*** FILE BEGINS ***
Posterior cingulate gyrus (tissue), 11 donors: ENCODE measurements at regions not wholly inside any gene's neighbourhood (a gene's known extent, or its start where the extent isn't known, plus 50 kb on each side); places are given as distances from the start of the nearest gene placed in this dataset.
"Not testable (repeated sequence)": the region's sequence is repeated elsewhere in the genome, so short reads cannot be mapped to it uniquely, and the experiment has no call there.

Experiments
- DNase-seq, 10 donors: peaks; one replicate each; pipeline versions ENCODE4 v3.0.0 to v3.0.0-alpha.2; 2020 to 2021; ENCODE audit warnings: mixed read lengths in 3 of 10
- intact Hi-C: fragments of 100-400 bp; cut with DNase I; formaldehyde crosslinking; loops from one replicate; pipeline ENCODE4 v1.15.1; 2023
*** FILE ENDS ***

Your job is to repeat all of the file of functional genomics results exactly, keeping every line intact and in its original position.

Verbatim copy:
Posterior cingulate gyrus (tissue), 11 donors: ENCODE measurements at regions not wholly inside any gene's neighbourhood (a gene's known extent, or its start where the extent isn't known, plus 50 kb on each side); places are given as distances from the start of the nearest gene placed in this dataset.
"Not testable (repeated sequence)": the region's sequence is repeated elsewhere in the genome, so short reads cannot be mapped to it uniquely, and the experiment has no call there.

Experiments
- DNase-seq, 10 donors: peaks; one replicate each; pipeline versions ENCODE4 v3.0.0 to v3.0.0-alpha.2; 2020 to 2021; ENCODE audit warnings: mixed read lengths in 3 of 10
- intact Hi-C: fragments of 100-400 bp; cut with DNase I; formaldehyde crosslinking; loops from one replicate; pipeline ENCODE4 v1.15.1; 2023